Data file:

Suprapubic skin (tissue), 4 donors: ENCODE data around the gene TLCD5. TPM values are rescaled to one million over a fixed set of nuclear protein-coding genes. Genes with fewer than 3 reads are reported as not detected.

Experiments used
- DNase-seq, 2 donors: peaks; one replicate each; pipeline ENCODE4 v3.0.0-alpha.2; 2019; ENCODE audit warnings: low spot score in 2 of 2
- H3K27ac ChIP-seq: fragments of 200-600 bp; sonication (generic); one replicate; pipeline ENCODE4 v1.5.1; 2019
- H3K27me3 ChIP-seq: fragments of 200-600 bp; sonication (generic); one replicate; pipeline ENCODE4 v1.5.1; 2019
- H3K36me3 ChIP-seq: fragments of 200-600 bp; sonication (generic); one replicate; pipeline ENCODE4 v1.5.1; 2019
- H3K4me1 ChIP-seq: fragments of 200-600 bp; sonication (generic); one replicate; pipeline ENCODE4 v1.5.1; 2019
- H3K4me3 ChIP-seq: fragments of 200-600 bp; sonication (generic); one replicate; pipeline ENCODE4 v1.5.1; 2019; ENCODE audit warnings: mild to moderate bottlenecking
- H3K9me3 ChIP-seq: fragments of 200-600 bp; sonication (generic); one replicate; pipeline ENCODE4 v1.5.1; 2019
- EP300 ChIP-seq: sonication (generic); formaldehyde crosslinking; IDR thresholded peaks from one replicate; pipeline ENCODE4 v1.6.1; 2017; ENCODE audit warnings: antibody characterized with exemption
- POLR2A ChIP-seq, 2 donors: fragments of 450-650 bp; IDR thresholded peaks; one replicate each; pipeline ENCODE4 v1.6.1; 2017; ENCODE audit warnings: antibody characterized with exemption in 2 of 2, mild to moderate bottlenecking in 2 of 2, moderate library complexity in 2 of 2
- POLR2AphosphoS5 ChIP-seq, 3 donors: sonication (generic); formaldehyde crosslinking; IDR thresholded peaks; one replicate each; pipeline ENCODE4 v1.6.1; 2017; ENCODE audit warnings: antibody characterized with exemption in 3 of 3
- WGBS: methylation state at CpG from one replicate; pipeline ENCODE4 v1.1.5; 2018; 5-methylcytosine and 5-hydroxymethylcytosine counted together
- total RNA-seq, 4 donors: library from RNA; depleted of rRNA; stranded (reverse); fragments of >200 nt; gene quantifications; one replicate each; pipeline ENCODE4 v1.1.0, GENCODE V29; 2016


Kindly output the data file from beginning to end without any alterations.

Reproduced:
Suprapubic skin (tissue), 4 donors: ENCODE data around the gene TLCD5. TPM values are rescaled to one million over a fixed set of nuclear protein-coding genes. Genes with fewer than 3 reads are reported as not detected.

Experiments used
- DNase-seq, 2 donors: peaks; one replicate each; pipeline ENCODE4 v3.0.0-alpha.2; 2019; ENCODE audit warnings: low spot score in 2 of 2
- H3K27ac ChIP-seq: fragments of 200-600 bp; sonication (generic); one replicate; pipeline ENCODE4 v1.5.1; 2019
- H3K27me3 ChIP-seq: fragments of 200-600 bp; sonication (generic); one replicate; pipeline ENCODE4 v1.5.1; 2019
- H3K36me3 ChIP-seq: fragments of 200-600 bp; sonication (generic); one replicate; pipeline ENCODE4 v1.5.1; 2019
- H3K4me1 ChIP-seq: fragments of 200-600 bp; sonication (generic); one replicate; pipeline ENCODE4 v1.5.1; 2019
- H3K4me3 ChIP-seq: fragments of 200-600 bp; sonication (generic); one replicate; pipeline ENCODE4 v1.5.1; 2019; ENCODE audit warnings: mild to moderate bottlenecking
- H3K9me3 ChIP-seq: fragments of 200-600 bp; sonication (generic); one replicate; pipeline ENCODE4 v1.5.1; 2019
- EP300 ChIP-seq: sonication (generic); formaldehyde crosslinking; IDR thresholded peaks from one replicate; pipeline ENCODE4 v1.6.1; 2017; ENCODE audit warnings: antibody characterized with exemption
- POLR2A ChIP-seq, 2 donors: fragments of 450-650 bp; IDR thresholded peaks; one replicate each; pipeline ENCODE4 v1.6.1; 2017; ENCODE audit warnings: antibody characterized with exemption in 2 of 2, mild to moderate bottlenecking in 2 of 2, moderate library complexity in 2 of 2
- POLR2AphosphoS5 ChIP-seq, 3 donors: sonication (generic); formaldehyde crosslinking; IDR thresholded peaks; one replicate each; pipeline ENCODE4 v1.6.1; 2017; ENCODE audit warnings: antibody characterized with exemption in 3 of 3
- WGBS: methylation state at CpG from one replicate; pipeline ENCODE4 v1.1.5; 2018; 5-methylcytosine and 5-hydroxymethylcytosine counted together
- total RNA-seq, 4 donors: library from RNA; depleted of rRNA; stranded (reverse); fragments of >200 nt; gene quantifications; one replicate each; pipeline ENCODE4 v1.1.0, GENCODE V29; 2016